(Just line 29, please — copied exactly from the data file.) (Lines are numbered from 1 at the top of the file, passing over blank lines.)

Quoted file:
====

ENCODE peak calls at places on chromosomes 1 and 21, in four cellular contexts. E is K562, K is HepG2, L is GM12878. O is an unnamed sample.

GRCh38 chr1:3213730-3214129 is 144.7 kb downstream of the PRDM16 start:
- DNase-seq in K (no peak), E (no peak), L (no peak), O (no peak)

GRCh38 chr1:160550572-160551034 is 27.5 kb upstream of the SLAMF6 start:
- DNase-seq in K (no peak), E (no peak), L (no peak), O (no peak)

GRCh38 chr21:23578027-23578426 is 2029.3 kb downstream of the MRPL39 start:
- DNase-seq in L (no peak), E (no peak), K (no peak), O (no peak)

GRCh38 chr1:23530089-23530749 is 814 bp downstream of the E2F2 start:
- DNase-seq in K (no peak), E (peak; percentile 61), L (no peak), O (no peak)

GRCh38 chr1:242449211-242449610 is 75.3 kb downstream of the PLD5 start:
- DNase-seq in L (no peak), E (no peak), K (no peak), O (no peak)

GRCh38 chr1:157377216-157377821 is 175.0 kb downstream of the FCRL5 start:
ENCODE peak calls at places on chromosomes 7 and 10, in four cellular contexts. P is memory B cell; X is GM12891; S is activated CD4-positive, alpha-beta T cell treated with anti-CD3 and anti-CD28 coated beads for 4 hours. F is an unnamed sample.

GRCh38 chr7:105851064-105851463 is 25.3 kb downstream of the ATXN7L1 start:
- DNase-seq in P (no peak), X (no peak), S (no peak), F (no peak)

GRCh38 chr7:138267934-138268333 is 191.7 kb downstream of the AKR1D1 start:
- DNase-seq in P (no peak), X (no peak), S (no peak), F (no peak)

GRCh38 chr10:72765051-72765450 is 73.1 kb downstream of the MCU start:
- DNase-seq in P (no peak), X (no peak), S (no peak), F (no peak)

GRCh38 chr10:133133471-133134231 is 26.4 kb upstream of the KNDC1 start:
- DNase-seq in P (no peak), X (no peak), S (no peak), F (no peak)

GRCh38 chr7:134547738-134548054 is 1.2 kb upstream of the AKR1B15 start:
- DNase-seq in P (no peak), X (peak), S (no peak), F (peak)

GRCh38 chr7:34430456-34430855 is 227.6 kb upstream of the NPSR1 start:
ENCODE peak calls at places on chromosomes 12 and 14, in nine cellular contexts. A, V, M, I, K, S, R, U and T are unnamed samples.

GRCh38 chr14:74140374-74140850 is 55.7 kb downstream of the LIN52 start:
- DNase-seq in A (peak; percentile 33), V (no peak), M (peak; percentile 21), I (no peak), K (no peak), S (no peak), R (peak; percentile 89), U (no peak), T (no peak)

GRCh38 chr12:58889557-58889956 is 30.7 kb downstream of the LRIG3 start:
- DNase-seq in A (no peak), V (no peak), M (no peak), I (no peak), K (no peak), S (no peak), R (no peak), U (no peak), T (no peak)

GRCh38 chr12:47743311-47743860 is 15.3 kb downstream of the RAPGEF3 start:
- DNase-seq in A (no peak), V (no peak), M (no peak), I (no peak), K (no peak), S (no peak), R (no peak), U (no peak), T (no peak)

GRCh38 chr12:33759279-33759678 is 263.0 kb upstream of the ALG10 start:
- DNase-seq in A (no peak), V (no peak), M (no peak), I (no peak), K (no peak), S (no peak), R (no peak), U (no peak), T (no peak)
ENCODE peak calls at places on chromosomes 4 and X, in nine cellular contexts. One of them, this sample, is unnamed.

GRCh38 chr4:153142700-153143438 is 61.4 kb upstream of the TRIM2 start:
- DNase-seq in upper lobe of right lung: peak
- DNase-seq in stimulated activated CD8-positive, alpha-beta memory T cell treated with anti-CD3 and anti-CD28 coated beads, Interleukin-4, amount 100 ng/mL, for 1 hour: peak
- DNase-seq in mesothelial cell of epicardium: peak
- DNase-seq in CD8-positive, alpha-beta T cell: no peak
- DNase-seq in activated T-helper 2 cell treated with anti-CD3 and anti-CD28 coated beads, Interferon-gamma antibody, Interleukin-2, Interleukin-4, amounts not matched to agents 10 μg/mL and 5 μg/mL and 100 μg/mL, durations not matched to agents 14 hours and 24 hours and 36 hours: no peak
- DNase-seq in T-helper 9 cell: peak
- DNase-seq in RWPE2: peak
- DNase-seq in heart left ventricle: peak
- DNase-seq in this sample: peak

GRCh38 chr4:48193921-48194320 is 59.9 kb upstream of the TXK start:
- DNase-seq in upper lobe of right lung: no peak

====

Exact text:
- DNase-seq in A (no peak), V (no peak), M (no peak), I (no peak), K (no peak), S (no peak), R (no peak), U (no peak), T (no peak)